briefly replied. He denied the statement of the right hon. Gentleman the Member for Bucks, that the Bill would revolutionize our parochial institutions. If the measure were passed to-morrow the inhabitants of every parish would be at liberty, as before, to meet and levy a rate. A great deal had been said of the Liberation Society. The truth was, however, that he had advocated the abolition of church rates in that House long before the Liberation Society came into existence. He was not even connected with it, though he entertained a high respect for some of its leading members.

Question put, "That the word 'now' stand part of the Question."

The House divided:—Ayes 263; Noes 234: Majority 29.

List of the AYES.
Acton, Sir J. D. Beale, S.
Adair, H. E. Beaumont, W. B.
Adam, W. P. Berkeley, hon. H. F.
Adeane, H. J. Berkeley, Col. F.W. F.
Agnew, Sir A. Bethell, Sir R.
Alcock, T. Biddulph, Col.
Andover, Visct. Biggs, J.
Angerstein, W. Black, A.
Antrobus, E. Blencowe, J. G.
Arnott, Sir J. Bonham-Carter, J.
Ashley, Lord Bouverie, hon. P. P.
Atherton, W. Bowyer, G.
Ayrton, A. S. Brand, hon. H.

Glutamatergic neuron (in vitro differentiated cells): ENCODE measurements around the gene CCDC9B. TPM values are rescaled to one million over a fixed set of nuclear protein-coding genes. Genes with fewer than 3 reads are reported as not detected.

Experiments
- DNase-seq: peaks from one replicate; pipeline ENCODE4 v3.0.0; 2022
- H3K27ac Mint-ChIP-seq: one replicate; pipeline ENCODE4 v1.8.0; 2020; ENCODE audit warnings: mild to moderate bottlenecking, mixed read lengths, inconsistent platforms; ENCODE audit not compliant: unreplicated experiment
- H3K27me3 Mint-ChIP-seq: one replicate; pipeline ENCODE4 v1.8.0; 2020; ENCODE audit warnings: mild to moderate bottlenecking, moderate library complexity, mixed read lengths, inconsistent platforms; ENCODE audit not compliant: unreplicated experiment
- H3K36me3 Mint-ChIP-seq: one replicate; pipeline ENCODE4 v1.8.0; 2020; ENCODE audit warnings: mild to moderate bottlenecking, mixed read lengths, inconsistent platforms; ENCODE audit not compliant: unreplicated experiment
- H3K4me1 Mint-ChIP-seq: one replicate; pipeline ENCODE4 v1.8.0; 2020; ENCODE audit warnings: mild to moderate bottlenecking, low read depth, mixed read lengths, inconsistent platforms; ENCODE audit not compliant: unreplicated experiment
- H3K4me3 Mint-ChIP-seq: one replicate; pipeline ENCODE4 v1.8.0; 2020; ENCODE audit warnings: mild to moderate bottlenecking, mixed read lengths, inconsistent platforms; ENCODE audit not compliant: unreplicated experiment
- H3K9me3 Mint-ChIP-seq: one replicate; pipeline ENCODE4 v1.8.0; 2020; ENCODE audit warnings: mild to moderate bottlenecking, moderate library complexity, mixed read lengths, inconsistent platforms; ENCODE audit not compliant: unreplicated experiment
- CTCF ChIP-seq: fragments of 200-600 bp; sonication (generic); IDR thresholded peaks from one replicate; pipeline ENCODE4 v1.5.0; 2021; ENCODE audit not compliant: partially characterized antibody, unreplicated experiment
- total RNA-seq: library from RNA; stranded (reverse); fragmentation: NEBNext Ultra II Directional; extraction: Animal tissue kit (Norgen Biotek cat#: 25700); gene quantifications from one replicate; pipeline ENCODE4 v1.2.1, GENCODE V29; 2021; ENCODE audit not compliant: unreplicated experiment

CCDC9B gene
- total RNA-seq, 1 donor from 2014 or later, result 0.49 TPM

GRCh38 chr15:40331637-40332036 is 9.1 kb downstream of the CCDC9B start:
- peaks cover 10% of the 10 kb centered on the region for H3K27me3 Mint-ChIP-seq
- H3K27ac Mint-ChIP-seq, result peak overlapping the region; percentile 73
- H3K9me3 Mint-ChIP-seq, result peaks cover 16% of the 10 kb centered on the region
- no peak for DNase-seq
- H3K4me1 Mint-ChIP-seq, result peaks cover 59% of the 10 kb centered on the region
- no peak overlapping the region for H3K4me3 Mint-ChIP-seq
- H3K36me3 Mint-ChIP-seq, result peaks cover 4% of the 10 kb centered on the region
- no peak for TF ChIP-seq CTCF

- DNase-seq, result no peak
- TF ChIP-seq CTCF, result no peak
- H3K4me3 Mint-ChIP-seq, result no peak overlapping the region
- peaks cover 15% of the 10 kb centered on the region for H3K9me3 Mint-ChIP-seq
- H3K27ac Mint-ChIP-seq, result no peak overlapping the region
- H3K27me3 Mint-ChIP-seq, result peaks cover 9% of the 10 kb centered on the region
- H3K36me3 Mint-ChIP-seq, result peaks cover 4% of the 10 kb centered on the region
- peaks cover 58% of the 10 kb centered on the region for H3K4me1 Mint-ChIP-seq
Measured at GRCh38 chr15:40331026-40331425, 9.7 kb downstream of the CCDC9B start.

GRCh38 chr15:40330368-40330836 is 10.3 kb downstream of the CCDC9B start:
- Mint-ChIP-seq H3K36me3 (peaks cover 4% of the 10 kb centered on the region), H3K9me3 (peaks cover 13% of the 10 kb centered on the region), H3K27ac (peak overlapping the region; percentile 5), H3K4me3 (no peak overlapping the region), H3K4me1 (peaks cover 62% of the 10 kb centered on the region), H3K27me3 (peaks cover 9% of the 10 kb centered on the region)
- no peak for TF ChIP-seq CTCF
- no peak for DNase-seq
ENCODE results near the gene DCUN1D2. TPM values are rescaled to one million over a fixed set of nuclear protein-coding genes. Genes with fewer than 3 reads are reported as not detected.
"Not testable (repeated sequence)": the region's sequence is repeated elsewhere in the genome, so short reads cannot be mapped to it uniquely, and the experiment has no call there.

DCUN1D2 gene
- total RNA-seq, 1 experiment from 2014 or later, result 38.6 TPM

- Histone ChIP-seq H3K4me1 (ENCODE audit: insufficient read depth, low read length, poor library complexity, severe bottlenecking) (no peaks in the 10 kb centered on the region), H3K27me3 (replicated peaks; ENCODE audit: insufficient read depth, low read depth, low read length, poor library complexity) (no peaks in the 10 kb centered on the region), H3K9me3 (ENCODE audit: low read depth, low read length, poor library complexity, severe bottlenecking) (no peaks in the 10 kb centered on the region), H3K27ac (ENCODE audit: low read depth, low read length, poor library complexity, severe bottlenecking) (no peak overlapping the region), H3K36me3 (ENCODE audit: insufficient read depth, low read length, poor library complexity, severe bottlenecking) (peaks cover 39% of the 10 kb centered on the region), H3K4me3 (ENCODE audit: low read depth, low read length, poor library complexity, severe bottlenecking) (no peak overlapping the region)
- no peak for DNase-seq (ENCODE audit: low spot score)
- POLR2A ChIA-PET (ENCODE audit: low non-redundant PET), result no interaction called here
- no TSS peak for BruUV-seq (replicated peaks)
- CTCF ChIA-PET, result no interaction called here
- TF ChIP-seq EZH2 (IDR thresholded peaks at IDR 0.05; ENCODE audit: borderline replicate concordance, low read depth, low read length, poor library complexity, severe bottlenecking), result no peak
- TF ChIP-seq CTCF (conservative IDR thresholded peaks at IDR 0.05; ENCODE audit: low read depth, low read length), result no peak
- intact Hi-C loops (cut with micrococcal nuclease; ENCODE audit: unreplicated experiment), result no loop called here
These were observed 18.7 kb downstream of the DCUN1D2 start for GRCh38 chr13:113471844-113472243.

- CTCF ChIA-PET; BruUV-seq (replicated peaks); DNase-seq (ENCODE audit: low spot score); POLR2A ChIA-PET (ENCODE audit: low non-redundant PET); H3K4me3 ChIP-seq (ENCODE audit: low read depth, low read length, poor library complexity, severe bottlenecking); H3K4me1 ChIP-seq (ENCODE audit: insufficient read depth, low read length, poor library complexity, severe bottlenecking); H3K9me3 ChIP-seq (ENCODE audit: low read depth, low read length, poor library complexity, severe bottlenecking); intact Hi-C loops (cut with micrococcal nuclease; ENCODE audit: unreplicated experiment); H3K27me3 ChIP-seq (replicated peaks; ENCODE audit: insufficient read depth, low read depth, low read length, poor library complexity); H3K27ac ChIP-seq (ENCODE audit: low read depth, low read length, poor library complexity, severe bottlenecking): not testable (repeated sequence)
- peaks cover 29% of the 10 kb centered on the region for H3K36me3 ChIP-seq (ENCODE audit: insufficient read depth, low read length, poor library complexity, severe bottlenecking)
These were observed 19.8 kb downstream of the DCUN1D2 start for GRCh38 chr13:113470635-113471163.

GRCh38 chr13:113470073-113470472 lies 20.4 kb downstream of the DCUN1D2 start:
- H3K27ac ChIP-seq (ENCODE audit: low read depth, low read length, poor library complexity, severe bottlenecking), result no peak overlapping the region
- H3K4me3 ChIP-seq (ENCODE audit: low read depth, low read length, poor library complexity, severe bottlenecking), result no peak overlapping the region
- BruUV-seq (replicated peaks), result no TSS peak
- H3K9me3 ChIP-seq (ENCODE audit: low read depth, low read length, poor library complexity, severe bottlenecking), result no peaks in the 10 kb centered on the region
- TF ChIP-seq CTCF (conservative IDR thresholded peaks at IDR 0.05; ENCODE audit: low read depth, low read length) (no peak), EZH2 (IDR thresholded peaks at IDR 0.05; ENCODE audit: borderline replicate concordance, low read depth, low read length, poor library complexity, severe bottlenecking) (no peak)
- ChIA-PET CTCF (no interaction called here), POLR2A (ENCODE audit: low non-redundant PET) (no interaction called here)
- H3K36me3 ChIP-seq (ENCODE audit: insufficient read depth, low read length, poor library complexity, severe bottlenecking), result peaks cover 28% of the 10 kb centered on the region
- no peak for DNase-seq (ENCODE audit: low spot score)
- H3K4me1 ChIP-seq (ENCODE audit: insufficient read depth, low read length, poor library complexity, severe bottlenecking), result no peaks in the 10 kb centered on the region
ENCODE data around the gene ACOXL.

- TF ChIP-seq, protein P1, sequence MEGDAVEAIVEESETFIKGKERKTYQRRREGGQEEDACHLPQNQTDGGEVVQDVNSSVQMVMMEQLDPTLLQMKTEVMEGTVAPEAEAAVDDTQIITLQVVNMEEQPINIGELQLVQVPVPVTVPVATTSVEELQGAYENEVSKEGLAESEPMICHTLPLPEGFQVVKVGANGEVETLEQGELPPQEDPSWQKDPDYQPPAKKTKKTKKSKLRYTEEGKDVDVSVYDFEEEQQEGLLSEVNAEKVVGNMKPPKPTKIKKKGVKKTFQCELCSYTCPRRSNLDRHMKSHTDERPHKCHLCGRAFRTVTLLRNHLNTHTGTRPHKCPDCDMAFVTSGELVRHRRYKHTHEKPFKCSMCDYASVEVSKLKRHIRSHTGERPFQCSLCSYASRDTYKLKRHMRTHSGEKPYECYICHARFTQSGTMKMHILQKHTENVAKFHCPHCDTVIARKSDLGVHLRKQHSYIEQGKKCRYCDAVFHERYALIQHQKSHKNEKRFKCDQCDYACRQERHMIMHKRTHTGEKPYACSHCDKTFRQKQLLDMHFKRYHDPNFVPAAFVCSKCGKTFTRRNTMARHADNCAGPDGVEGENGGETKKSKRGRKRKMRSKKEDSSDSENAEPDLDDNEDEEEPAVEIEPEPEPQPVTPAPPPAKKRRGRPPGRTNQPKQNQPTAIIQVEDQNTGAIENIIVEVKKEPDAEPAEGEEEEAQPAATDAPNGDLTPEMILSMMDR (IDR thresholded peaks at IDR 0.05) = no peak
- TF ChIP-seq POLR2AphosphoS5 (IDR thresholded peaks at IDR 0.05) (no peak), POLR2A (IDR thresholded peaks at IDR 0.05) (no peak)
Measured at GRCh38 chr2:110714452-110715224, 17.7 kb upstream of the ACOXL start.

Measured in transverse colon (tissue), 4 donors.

Bagwell, J. Bright, J.
Bailey, C. Briscoe, J. I.
Baines, E. Bristow, A. R.
Ball, E. Brocklehurst, J.
Baring, T. G. Brown, J.
Bass, M. T. Browne, Lord J. T.
Baxter, W. E. Bruce, H. A.
Bazley, T. Buchanan, W.
Buckley, Gen. Grenfell, C. P.
Buller, Sir A. W. Greville, Col. F.
Butler, C. S. Grey, rt. hon. Sir G.
Buxton, C. Grosvenor, Earl
Byng, hon. G. Gurney, S.
Caird, J. Hadfield, G.
Calthorpe, hon. F. H. W. G. Hanbury, R.
Handley, J.
Campbell, hon. W. F. Hankey, T.
Cardwell, rt. hon. E. Hanmer, Sir J.
Carnegie, hon. C. Hardcastle, J. A.
Castlerosse, Visct. Hartington, Marq.
Cavendish, hon. W. Henley, Lord
Childers, H. C. E. Hervey, Lord A,
Cholmeley, Sir M. J. Hodgkinson, G.
Clay, J. Hodgson, K. D.
Clifford, C. C. Holland, E.
Clive, G. Howard, hon. C. W. G.
Cobbett, J. M. Ingham, R.
Colebrooke, Sir T. E. Ingram, H.
Collier, R. P. Jackson, W.
Coningham, W. James, E.
Craufurd, E. H. J. Jervoise, Sir J. C.
Crawford, R. W. Johnstone, Sir J.
Crook, J. Kershaw, J.
Crossley, F. King, hon. P. J. L.
Dalglish, R. Kinglake, A. W.
Davey, R. Kinglake, J. A.
Davie, Sir H. R. F. Kingscote, Col.
Davie, Col. F. Kinnaird, hon. A. F.
Deasy, R. Knatchbull Hugessen, E.
Denman, hon. G. Lacon, Sir E.
Dent, J. D. Laing, S.
Dillwyn, L. L. Langston, J. H.
Dodson, J. G. Langton, W. H. G.
Duff, M. E. G. Laslett, W.
Duke, Sir J. Lawson, W.
Dunbar, Sir W. Leatham, E. A.
Duncombe, T. Levinge, Sir R.